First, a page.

[Theme of August] Dwelling on Things that Remain Unchanged
[Theme of August] Dwelling on Things that Remain Unchanged
  • Lee Jun-Haeng
  • 승인 2021.09.23 13:59
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"Me to You, You to Me", the soundtrack of "Hospital Playlist"
ⓒtvN
ⓒtvN

  The second season of TV show <Hospital Playlist> has started airing. I don’t usually catch up with TV shows, but this one is popular enough to attract my attention. The series is appealing to me in that it tells every day life stories and relationships of medical doctors. 
  The leading factor of its popularity, however, must be that the show features a band of main characters and their performances. Based on the set-up that the 5 main characters are from the class of 1999 at a medical school, the show plays many of the remixed versions of then-popular songs through the band, providing the viewers with an opportunity to enjoy the show and the reality at the same time. The actors and actress even gave a live streaming concert last summer, attracting around 300,000 real-time viewers.
  What has been leading the popularity is the song <Me to You, You to Me> originally sung by Korean folk band Jatanpung. The song has been loved by Koreans for so long that most Koreans would have listened to it at least once in their lifetime. What is so special about this song, then? To answer this question, we need a little bit of musical knowledge about ‘canon.’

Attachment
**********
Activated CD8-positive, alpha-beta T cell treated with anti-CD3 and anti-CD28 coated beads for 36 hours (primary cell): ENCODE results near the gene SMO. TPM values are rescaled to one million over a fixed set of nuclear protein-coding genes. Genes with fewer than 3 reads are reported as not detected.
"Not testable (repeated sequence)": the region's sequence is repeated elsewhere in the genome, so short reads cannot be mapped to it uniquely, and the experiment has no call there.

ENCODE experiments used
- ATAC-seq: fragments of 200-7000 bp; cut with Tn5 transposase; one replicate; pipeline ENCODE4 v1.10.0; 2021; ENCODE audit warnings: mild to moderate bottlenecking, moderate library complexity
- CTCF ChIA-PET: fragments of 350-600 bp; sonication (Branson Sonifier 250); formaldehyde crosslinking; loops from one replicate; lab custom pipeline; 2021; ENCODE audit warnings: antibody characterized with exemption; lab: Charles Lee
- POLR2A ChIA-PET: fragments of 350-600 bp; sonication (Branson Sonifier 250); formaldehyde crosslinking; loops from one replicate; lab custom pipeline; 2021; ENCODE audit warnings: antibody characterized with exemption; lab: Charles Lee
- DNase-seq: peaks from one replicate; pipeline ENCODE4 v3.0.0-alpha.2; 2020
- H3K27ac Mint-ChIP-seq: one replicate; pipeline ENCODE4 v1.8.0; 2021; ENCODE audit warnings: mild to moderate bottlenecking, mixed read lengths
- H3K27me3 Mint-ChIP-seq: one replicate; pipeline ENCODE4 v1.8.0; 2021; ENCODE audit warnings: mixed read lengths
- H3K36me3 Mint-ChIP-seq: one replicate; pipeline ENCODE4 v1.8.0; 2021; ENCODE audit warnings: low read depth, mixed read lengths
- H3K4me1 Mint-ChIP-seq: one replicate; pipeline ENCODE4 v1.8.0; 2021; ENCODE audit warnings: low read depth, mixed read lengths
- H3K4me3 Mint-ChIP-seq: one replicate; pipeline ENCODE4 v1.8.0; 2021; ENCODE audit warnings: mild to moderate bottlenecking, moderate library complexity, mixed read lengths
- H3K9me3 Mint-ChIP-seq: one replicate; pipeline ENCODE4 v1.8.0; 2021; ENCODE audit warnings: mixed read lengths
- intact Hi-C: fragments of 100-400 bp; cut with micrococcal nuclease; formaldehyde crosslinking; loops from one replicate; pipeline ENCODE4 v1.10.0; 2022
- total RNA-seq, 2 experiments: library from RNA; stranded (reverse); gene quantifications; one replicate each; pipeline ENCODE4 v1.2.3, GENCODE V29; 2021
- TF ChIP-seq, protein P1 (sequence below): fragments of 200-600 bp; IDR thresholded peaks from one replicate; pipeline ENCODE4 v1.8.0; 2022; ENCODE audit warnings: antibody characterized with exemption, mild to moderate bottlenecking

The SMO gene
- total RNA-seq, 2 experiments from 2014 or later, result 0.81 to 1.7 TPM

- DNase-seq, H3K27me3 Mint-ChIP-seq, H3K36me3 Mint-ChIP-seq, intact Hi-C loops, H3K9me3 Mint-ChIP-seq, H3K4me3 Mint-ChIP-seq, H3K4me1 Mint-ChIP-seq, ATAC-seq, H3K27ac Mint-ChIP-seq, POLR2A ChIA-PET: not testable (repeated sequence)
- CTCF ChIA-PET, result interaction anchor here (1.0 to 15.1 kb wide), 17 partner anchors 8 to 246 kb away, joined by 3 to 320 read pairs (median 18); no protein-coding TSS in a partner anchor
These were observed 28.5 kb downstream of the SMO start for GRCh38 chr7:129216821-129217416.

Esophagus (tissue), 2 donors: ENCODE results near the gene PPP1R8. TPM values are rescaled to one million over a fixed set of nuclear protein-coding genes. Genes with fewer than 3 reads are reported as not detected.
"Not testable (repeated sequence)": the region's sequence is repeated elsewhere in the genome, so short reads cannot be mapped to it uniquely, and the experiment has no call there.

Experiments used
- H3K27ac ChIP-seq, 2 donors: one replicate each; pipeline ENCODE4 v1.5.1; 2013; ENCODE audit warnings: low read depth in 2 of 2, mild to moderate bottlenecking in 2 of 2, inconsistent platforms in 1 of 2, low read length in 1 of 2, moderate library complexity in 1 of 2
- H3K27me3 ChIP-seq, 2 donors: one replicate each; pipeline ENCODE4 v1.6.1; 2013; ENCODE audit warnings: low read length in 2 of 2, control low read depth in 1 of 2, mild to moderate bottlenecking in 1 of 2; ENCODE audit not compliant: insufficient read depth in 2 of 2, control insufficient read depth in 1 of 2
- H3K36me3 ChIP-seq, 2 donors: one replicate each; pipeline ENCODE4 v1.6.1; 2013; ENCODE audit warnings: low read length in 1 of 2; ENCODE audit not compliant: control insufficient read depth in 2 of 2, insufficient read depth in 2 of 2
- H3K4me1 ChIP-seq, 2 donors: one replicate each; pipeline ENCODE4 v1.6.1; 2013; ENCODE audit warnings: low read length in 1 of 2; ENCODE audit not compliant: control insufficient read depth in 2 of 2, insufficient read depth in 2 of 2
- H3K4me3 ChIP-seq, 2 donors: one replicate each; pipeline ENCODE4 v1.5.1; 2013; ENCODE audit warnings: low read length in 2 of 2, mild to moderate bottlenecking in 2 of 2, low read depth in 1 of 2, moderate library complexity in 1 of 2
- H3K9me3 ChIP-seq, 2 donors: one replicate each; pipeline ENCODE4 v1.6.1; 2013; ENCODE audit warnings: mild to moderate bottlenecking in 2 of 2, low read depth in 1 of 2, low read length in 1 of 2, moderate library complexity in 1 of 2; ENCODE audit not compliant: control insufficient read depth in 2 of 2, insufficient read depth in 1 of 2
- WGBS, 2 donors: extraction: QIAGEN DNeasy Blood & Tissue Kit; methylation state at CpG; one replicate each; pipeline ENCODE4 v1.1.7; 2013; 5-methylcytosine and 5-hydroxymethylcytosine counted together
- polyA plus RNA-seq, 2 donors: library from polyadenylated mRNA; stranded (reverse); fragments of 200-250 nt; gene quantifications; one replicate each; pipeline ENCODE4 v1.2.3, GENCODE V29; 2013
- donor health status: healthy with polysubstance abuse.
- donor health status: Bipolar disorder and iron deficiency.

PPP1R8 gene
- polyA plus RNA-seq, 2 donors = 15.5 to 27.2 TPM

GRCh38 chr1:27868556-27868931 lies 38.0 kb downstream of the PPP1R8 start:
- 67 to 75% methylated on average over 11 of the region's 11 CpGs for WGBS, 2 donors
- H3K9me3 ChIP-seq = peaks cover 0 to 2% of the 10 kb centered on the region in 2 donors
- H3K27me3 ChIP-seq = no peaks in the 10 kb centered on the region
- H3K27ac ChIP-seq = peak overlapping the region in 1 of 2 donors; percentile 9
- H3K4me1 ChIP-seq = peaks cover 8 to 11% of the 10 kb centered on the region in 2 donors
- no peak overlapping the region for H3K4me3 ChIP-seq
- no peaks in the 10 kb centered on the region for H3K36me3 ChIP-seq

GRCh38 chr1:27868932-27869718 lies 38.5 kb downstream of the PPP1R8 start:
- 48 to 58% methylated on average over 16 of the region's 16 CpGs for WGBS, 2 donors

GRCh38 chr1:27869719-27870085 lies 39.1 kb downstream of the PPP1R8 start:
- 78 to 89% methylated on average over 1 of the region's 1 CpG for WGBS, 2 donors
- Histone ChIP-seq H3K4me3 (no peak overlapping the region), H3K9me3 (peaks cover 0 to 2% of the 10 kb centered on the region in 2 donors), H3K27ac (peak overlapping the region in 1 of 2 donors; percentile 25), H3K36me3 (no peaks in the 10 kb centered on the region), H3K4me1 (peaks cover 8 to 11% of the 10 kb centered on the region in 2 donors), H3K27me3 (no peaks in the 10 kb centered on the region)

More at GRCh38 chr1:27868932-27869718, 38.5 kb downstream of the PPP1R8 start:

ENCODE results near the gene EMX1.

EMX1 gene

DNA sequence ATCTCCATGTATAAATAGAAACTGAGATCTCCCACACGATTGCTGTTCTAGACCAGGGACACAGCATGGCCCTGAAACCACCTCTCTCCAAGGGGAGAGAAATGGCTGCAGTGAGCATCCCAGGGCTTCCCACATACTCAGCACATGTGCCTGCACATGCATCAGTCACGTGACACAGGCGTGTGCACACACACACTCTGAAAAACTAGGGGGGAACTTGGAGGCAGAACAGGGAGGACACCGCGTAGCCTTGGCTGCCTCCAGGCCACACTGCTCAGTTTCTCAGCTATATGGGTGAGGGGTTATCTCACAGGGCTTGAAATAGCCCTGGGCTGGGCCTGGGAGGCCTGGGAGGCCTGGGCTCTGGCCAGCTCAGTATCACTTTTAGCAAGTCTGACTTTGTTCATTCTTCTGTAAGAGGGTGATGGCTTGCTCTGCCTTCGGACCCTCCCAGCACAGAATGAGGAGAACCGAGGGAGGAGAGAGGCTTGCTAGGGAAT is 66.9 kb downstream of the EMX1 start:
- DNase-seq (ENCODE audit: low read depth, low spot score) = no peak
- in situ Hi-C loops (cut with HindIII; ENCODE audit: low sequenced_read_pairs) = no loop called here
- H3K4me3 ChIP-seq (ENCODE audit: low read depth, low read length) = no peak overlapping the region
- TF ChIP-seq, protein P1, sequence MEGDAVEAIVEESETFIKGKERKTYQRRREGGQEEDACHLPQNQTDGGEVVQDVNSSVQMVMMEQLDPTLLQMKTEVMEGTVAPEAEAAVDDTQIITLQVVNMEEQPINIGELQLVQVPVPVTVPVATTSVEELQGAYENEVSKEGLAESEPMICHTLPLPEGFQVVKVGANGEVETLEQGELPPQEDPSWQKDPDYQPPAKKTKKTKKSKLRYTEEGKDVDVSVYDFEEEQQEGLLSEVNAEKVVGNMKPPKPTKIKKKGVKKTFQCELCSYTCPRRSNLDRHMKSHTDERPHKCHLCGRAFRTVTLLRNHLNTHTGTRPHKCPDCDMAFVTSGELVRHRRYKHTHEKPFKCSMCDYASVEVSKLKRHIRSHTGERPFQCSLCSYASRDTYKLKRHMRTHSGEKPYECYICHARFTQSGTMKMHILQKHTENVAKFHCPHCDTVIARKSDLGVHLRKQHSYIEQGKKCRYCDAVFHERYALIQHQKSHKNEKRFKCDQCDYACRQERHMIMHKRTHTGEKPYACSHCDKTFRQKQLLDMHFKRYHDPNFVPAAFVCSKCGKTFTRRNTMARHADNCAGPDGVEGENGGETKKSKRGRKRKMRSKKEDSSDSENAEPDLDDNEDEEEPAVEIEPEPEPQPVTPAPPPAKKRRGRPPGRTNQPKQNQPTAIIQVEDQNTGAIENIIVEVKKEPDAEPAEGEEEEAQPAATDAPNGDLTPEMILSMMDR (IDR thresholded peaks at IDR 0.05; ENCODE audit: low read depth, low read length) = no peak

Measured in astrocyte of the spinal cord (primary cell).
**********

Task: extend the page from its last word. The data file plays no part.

Over 70% of Korean pop songs take this canon progressions. Also known as the ‘money chords in pop music, canon is believed to guarantee pretty good reception from people when used in composing songs. It applies to pop songs in general, not only in Korea, as can be seen from the mega hit songs like <Let It Be> by the Beatles or <Don’t Look Back in Anger> by Oasis. The reason why the canon progressions can guarantee a success or it can easily impress people is that all sorts of human events are reflected in the canon chords.

  Take the canon in G for example. The first four chords will be G, D, Em7 and Bm7. And there is a little intriguing secret hidden in the Em7 and Bm7. If Mi is taken out from the four notes Mi, So, Ti and Re of the Em7 chord, it will leave So, Ti, Re, the triad of a G chord. Likewise, without the root note Ti in the Bm7 chord, the rest of the notes, Re, Fa#, and La make up a D chord. This results in the repetition of the G and D chords in the first four measures, making a G-D-G-D progression. Filling in the 3rd and 4th measures with an Em7 and Bm7, which are kind of relatives of a G and D chords, adds the color of sadness to the melody.
  Same goes with the chords of the 5th and the 7th measures. Without the root note La in the Am7 chord, we get the triad of a C chord. It means replacing the Am7 chord with a C wouldn’t cause any problem in the flow of melody. Yet with the major chord turned into a minor, the melody is colored with a sense of crisis or tension before wrapping up with D7. That is, the melody begins with bright energetic major chords of G and D, is strained by Em7 and Bm7, comes back to the happy C and G, passes through a crisis of Am7, and ends with a hope of D7. Isn’t the repetitive flow of ups and downs the same as that found in a human life? That is why canon chords sound familiar to us and can’t help being accepted with little failure.